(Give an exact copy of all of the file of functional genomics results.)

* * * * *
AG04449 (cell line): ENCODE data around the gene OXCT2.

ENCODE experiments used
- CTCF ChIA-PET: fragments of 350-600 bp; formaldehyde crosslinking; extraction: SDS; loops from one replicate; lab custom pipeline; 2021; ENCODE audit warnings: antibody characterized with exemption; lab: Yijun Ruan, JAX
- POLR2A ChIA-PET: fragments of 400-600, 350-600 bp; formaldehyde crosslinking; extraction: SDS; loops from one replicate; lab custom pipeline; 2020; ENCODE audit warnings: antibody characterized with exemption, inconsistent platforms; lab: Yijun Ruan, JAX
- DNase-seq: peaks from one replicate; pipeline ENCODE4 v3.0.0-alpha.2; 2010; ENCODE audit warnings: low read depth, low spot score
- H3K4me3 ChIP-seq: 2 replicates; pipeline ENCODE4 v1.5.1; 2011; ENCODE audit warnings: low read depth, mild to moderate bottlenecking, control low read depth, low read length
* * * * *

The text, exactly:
AG04449 (cell line): ENCODE data around the gene OXCT2.

ENCODE experiments used
- CTCF ChIA-PET: fragments of 350-600 bp; formaldehyde crosslinking; extraction: SDS; loops from one replicate; lab custom pipeline; 2021; ENCODE audit warnings: antibody characterized with exemption; lab: Yijun Ruan, JAX
- POLR2A ChIA-PET: fragments of 400-600, 350-600 bp; formaldehyde crosslinking; extraction: SDS; loops from one replicate; lab custom pipeline; 2020; ENCODE audit warnings: antibody characterized with exemption, inconsistent platforms; lab: Yijun Ruan, JAX
- DNase-seq: peaks from one replicate; pipeline ENCODE4 v3.0.0-alpha.2; 2010; ENCODE audit warnings: low read depth, low spot score
- H3K4me3 ChIP-seq: 2 replicates; pipeline ENCODE4 v1.5.1; 2011; ENCODE audit warnings: low read depth, mild to moderate bottlenecking, control low read depth, low read length